Saturday, September 19, 2009

A Pregnant Palate Pause Leads one to Conclude that Wine Ratings are Useless to the Average Consumer

As you may have noticed, I've taken a pregnant pause from tasting wine for a very good reason. In that period my husband and I got to meet the most wonderful person; our daughter. As we've gotten the hang of parenting, I've managed to dabble again in wine tasting with some surprising thoughts. When you take a break from tasting wine and return, it becomes apparent that a certain amount of group think has besieged the wine critiquing populace. It appears that when some taste and rate many wines for a living, their heavily used palate develops blind spots to certain characteristics of wine. This then encourages bad behavior in winemaking that has led to some Pinot Noir become almost indistinguishable from Syrah because some critics seem to enjoy this type of flavor profile.

My return to tasting was a bit of a shock as it was marked by many wines that seemed polluted by heavy oak influence that to the frequent imbiber most likely is perceived as a hint of vanilla, but to my reborn palate felt as if the heavy toast barrel had come to punch out any enjoyment from the moment. Taking a "pregnant" pause from wine reaffirmed my fervent belief that winemakers should allow the wine to reflect its roots with as little intervention as possible. Great wine is truly made in the vineyard.

In this vein, I have found myself migrating to less trendy varietals in new world wines where critics ratings bear less weight and thus allow winemakers more freedom. Food friendly wines such as Sauvignon Blanc, Grenache Blanc, Pinot Gris, California & French Sparkling, Sangiovese, Cab Franc, and Grenache strike me as the value and excitement in this current market and where I think the average wine drinker will find the most interesting offerings at bargain prices. So many flagship varietals such as syrah, cabernet, and pinot noir have become hard to gauge in value and often taste little like the actual grape and more like a heavy toast 2 year old oak french barrel. The average wine consumer looking for guidance cannot be well served or may well be turned off by wines rated highly by critics who through frequent tasting, have formed blind spots to some heavy handed interventionist techniques. It then appears logical that wine ratings and wine critics are perhaps not the best source of information for the general wine consumer.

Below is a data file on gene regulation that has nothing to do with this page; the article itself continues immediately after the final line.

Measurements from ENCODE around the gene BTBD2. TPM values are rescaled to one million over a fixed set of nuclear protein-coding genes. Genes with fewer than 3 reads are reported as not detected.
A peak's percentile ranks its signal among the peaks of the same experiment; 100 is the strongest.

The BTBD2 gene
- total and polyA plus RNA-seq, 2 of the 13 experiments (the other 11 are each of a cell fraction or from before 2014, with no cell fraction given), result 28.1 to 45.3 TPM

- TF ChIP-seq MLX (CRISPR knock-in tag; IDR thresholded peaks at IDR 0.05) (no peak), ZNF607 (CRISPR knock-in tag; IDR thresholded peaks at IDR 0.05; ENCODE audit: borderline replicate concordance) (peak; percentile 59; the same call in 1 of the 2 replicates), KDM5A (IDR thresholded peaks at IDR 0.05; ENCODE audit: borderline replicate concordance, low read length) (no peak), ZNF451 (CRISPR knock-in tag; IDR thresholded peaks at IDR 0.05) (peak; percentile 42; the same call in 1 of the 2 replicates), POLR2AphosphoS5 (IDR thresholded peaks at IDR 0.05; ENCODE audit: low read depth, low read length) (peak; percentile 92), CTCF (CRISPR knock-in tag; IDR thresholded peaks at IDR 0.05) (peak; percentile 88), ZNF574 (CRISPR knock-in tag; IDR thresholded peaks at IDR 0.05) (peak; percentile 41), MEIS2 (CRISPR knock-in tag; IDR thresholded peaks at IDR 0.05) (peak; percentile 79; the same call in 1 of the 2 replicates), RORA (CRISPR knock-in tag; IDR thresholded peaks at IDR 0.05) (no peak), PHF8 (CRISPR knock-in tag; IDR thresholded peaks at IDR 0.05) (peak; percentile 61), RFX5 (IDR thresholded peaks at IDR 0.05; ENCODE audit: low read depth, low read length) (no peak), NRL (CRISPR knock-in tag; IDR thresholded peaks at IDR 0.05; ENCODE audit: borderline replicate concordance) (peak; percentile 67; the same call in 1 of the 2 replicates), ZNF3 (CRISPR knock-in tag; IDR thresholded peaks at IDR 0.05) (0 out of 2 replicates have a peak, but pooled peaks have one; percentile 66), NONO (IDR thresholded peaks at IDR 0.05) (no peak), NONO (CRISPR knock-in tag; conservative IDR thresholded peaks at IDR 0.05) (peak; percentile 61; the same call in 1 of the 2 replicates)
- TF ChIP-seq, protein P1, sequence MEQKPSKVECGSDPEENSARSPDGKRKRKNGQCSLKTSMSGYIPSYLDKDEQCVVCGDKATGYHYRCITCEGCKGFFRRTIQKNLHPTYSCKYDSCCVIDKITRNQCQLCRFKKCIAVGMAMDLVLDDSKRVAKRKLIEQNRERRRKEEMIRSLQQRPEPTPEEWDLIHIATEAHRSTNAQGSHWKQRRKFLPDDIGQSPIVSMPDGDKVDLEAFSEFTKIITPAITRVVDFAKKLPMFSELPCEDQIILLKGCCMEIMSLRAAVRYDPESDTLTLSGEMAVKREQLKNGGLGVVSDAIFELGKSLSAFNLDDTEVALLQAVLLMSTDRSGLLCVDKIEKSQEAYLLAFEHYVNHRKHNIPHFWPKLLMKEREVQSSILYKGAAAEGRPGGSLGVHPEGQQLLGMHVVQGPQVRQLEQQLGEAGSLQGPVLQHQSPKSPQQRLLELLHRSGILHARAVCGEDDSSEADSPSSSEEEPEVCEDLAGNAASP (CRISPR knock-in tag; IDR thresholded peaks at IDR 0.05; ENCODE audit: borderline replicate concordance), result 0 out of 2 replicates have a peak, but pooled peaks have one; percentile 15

So what is the best source of guidance for the average consumer? The best advice remains that one should always drink what they enjoy and if they do not like what is in their glass, try something else. Branch out past your cabernets and your pinots and try some less known varietals. Continue the hunt for what makes you raise an eyebrow and finally pay attention to what is in your glass. You will learn best through your own adventures. Life is too short to drink bad wine. Cheers!

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7 Comments:

1WineDude said...

Welcome back!

SB Wine Advocate said...

Thanks, its baby steps...literally :)

Fred Nunes said...

"...my fervent belief that winemakers should allow the wine to reflect its roots with as little intervention as possible. Great wine is truly made in the vineyard."
I think a lot of winemakers would like to trend in the direction you suggest, however, the "market" is a cruel mistress and expectations rule the day.
Also, a certain concentration of the barrel phenolics plays significantly in the final balance, ie., alcohol (sweet)= ((acid(sour)+tannin(bitter)). I guess the artistry is in achieving that balance with the flavors..
Agreed, the vineyard rules. Encouraging phenolic development while limiting sugar is difficult.

Natalie - Turkish Wine said...

I love having a break from drinking wine. The taste when you return seems to be more powerful. Having said that I am still very much a novice when it comes to wine and in Turkey there are certain wine producers that should be forced to drink their own wine!!

sewa mobil said...

Nice article, thanks for the information.

Cheryl said...

A break from wine tasting for babies is never wrong! Love wine tasting in Santa Barbara so that must of been hard to give up for a good year! Hopefully when you are feeling up to it again you'll be right back out there drinking the best. I remember when I was pregnant and man the cravings were all wine! I cannot wait to go back this upcoming summer and enjoy the fresh air of the hills and barrels of wine! Planning on staying at the South Coast Inn (www.goleta-hotel.com). One of the best places to stay if you are planning on wine tasting in the area.

Mark said...

Welcome back! It's interesting, my wife reports her palate having changed a bit since the birth of our son (14 months old) making her palate more in line with mine. I think she is still getting used to the change which I think she likely considers largely unwelcome!

The whole issue of scores is an interesting one, as much as they really don't help consumers make educated decisions.....consumers definitely use them as part of their buying process (ok, probably not those who take the time to write a wine blog, but others). For a retailer, it is a frustrating situation!

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